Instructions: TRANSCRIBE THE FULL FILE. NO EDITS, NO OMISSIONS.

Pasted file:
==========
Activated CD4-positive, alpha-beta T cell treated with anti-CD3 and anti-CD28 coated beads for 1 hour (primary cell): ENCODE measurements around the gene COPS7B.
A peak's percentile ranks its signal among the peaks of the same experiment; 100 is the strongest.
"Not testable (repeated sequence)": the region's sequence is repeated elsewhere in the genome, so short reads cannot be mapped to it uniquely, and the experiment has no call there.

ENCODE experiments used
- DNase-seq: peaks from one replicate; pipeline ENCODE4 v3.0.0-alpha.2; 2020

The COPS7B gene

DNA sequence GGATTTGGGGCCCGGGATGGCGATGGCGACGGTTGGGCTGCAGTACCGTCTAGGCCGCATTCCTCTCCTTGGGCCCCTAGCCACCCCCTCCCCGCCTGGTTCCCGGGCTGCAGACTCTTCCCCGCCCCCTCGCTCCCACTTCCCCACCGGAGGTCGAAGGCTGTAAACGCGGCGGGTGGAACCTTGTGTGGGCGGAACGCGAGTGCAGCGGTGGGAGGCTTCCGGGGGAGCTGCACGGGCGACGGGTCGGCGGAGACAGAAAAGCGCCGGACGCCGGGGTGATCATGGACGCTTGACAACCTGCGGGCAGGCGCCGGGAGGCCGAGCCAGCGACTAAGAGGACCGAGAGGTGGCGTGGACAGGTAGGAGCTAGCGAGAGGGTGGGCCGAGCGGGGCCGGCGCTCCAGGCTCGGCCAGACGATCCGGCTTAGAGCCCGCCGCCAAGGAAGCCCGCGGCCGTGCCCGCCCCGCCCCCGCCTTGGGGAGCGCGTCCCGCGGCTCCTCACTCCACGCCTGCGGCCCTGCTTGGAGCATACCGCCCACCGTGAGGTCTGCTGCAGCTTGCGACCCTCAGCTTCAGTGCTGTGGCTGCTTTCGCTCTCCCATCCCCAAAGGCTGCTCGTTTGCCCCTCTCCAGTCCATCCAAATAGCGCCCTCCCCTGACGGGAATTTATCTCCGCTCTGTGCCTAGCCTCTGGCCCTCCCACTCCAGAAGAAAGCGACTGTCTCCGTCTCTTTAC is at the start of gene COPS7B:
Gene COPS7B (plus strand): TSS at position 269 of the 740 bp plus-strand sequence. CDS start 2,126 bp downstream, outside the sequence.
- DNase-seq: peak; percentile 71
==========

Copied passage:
Activated CD4-positive, alpha-beta T cell treated with anti-CD3 and anti-CD28 coated beads for 1 hour (primary cell): ENCODE measurements around the gene COPS7B.
A peak's percentile ranks its signal among the peaks of the same experiment; 100 is the strongest.
"Not testable (repeated sequence)": the region's sequence is repeated elsewhere in the genome, so short reads cannot be mapped to it uniquely, and the experiment has no call there.

ENCODE experiments used
- DNase-seq: peaks from one replicate; pipeline ENCODE4 v3.0.0-alpha.2; 2020

The COPS7B gene

DNA sequence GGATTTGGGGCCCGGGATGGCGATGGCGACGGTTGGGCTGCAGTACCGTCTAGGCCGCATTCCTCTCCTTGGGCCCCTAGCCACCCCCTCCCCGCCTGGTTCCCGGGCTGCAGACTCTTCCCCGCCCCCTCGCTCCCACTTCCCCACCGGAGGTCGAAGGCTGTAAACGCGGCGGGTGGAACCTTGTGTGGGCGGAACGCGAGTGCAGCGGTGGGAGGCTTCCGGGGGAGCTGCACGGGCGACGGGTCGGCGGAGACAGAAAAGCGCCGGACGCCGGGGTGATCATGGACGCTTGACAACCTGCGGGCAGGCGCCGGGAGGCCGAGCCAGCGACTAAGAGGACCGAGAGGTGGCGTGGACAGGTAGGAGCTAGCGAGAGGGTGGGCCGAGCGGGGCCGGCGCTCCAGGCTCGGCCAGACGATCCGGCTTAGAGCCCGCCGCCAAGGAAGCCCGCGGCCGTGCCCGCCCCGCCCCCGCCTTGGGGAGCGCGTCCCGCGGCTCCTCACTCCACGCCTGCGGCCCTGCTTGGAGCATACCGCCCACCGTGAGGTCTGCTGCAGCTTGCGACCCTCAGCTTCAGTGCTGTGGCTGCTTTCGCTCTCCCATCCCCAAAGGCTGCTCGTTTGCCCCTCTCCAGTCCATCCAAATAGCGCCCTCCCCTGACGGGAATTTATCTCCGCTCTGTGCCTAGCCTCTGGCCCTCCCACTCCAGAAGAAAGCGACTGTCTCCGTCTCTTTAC is at the start of gene COPS7B:
Gene COPS7B (plus strand): TSS at position 269 of the 740 bp plus-strand sequence. CDS start 2,126 bp downstream, outside the sequence.
- DNase-seq: peak; percentile 71